I’d like to put a spin on your question by addressing a spiritual metaphor of “local”. What I have personally experienced since we started weekly gatherings in our home is that many people just simply don’t desire relationships where all is laid bare for all to see.

    Despite people that have, word for word, told us that they’re “dying for real community and a people that truly love them”, they’re seemingly not willing to trade in their anonymity for vulnerability. Local, by definition means “in close proximity” and I think it represents much more than one’s geographical location.

    I believe intimacy scares people (it sure did me). We must continue to abandon programs and expectations and those that are ready to take the plunge, by the leading of the LORD, will come and find what they are, in fact, longing for.

  5. 10-24-2008

    I like the intimacy and the accountability it would create, living and worshiping in much closer proximity than we do now.

    A question I have is how big becomes big enough to have to split out another church?

  6. 10-24-2008

    When my church was meeting in our home this past summer, we got complaints and the president of our association told me we were not allowed to meet with that many people in our home on a regular basis.

    the point being, the answers to your many questions depend, I think, upon the culture of the community you live in.

  7. 10-24-2008

    Joel, we have had that experience as well with some of the folks in our church plant.

  8. 10-24-2008


    I would complain on behalf of the community, if, as we have witnessed, a group seemed to believe it had a divine right to fill the street with cars, assume that “worship” must be accompanied by as much noise as they pleased, allowing children to run riot while the parents met.

    I have strong convictions that local congregation meetings in homes ARE the right way to go, but, as members of a secular community we must bend over backwards to show love and consideration towards them.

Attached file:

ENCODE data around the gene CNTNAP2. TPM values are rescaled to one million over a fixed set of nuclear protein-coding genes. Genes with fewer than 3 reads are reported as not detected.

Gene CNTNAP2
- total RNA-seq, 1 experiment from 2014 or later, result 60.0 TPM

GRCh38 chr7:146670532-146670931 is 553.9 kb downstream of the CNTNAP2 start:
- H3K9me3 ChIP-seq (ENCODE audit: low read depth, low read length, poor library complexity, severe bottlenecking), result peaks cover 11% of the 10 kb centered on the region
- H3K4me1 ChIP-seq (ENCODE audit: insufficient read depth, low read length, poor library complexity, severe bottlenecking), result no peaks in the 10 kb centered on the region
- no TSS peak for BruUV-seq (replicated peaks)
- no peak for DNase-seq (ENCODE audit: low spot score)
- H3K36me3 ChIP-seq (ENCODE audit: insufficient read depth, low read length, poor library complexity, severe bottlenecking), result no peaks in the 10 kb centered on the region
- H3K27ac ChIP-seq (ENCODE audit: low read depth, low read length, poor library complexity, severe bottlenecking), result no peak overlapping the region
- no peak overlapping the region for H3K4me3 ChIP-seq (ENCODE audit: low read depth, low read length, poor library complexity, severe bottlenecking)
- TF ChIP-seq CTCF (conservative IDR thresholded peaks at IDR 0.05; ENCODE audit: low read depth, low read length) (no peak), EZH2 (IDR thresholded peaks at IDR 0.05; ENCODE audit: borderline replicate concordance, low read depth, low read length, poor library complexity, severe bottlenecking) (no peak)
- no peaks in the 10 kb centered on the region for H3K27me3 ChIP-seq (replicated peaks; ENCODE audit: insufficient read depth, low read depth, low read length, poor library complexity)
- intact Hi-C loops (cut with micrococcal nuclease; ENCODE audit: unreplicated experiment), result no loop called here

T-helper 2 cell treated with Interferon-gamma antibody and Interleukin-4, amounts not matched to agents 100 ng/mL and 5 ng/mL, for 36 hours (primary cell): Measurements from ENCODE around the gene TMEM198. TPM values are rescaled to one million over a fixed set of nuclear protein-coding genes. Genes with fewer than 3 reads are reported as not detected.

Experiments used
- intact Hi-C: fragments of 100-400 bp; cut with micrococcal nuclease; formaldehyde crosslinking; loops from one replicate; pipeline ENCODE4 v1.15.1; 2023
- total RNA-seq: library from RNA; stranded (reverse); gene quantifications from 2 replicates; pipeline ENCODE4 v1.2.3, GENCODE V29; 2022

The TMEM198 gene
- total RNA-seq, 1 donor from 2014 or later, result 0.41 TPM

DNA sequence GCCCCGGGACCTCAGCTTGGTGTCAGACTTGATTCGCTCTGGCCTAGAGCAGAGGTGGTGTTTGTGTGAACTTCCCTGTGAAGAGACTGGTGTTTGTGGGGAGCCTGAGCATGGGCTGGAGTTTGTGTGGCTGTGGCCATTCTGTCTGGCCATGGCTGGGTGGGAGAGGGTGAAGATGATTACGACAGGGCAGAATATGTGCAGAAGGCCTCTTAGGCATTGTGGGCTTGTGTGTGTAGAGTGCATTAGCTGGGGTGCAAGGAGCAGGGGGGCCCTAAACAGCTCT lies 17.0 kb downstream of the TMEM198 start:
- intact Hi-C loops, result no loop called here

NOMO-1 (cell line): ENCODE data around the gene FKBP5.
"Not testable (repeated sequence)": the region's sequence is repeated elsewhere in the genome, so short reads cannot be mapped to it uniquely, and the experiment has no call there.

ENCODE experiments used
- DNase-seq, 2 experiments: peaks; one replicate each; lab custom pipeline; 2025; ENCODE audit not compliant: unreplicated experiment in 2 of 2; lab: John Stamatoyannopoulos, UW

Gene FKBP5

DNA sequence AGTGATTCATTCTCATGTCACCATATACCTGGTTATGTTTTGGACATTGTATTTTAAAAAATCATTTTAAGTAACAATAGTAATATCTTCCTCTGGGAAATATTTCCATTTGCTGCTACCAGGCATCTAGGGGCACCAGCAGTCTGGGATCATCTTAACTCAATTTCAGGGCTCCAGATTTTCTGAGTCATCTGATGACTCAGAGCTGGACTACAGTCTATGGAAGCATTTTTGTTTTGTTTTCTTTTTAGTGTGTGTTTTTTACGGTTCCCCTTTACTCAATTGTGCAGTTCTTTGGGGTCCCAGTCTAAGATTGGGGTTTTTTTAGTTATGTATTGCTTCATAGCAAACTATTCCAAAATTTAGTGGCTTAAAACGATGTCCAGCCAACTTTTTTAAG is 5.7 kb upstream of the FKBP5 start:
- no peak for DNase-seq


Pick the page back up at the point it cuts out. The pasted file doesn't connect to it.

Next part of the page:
I personally think 10 is as large as any group needs to grow before looking at extending themselves into a new group. Multiplication of groups rather than additions to one group.

    Again, we have found over a period of 10 years of no complaints, that regardless of the make-up of the community, respect for others, good manners and moderation in all behavior are well regarded.

    J esus first
    O thers second
    Y ourself last

  9. 10-24-2008

    I am part of such a local fellowship for about 4 yrs., where most of the people have bought homes in a modest neighborhood over the last 35 years.I would say most probably had the same grand notions stated on this thread, and most have happened to some extent. But then after about a year reality and the flesh began to set in. Then twenty years later the kids grow to be teenagers, who may be members of the community, but not true members of the church. Then a few get their feelings hurt when the whole church isn’t invited over when a few have a birthday party. Some may think over 100 people should not fit in a house. Others may want to divide into smaller meetings Others may want to get a building to facilitate staying together. And still others may consider getting a building a curse. And each has searched the scriptures and has strong conviction. But perhaps the strongest conviction is that unity is not uniformity as an older brother here likes to say, and that this kind of love and perseverance requires a greater vision than any one of us is singly capable of. After your brother has rescued you out of the fire, you’ll be reluctant to throw in the towel when he offends you, or when you find yourself the only one with true doctrine. So in regards to “neighborhood”, perhaps the stall needs sweeping as much with 100 horses who live in that stall, as it does with 1000 who use their stall infrequently. Maybe as another brother has said: ” There are some things for which forgiveness is the only answer.”